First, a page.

Clearside Biomedical Pipeline Highlighted in Oral Presentations at the Annual Angiogenesis and Macula Society Meetings

02/25/20

– Preclinical data presented on lead development asset, CLS-AX (axitinib injectable suspension) –

– Suprachoroidal injection platform featured in multiple indications including wet AMD, uveitis, diabetic macular edema, and ocular gene therapy –

ALPHARETTA, Ga., Feb. 25, 2020 (GLOBE NEWSWIRE) -- Clearside Biomedical, Inc. (Nasdaq:CLSD), a biopharmaceutical company dedicated to developing and delivering treatments that restore and preserve vision for people with serious back of the eye diseases, announced today that multiple oral presentations on Clearside’s pipeline and proprietary SCS Microinjector™ targeting the suprachoroidal space were given this month at the 17th Annual Angiogenesis Meeting and 43rd Annual Macula Society Meeting.

“February was an extremely productive month for Clearside as our pipeline continues to gain exposure within the physician community, resulting in multiple oral presentations on our programs,” said Thomas A. Ciulla, M.D., MBA, Chief Medical Officer. “Importantly, preclinical data was discussed on axitinib for suprachoroidal injection (CLS-AX) supporting the potential for long-acting pan-VEGF inhibition in wet AMD. This positive data provides the rationale to advance this asset that could ultimately lead to improved, long-term, real-world visual outcomes and reduced treatment burden for patients. We expect to submit an Investigational New Drug (IND) application for CLS-AX in mid-2020 and we look forward to initiating Phase 1/2 clinical trial.”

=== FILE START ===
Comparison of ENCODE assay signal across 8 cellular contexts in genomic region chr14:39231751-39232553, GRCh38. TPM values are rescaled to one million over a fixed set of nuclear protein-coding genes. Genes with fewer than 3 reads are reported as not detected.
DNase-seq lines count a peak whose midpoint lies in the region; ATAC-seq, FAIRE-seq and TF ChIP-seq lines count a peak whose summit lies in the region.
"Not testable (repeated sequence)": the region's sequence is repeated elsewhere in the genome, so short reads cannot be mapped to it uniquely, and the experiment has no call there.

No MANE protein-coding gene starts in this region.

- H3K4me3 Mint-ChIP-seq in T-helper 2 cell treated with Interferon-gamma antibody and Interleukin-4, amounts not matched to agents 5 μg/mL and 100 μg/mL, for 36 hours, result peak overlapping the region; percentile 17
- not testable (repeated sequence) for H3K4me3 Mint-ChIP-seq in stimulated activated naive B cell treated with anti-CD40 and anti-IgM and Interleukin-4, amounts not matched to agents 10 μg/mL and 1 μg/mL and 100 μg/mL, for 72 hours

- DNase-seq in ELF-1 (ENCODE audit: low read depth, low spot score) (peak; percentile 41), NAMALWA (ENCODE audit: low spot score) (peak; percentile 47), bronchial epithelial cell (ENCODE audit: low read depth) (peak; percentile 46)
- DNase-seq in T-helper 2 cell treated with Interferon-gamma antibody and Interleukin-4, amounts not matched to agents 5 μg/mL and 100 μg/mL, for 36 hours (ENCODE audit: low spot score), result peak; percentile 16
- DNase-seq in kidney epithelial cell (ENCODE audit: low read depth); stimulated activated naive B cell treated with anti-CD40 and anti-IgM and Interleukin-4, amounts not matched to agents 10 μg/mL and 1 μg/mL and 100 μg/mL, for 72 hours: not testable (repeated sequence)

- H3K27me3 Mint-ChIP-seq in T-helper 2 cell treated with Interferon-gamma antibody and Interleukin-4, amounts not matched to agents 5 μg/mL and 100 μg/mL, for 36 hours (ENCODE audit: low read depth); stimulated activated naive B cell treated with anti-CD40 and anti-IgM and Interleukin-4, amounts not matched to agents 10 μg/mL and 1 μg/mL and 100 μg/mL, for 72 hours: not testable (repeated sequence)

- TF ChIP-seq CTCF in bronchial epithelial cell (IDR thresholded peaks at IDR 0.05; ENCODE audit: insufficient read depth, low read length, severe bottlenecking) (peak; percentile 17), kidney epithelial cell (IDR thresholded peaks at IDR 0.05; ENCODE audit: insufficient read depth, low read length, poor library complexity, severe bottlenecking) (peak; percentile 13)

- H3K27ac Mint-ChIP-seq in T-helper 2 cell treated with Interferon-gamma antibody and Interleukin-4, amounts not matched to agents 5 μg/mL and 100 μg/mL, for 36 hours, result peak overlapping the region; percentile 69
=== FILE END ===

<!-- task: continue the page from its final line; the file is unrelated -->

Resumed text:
Dr. Ciulla concluded, “Numerous presentations were also given on our clinical trials results for XIPERETM and on the broad applicability of our suprachoroidal injection platform. Also featured was a discussion on the potential advantages of suprachoroidal injection of gene therapy. We believe that suprachoroidal injection can be an in-office procedure, with potential safety benefits for patients by avoiding the risks of sub-retinal administration. We are grateful to the numerous retinal specialists who dedicated their time at these medical meetings and support our efforts to potentially offer improved treatment options for their patients.”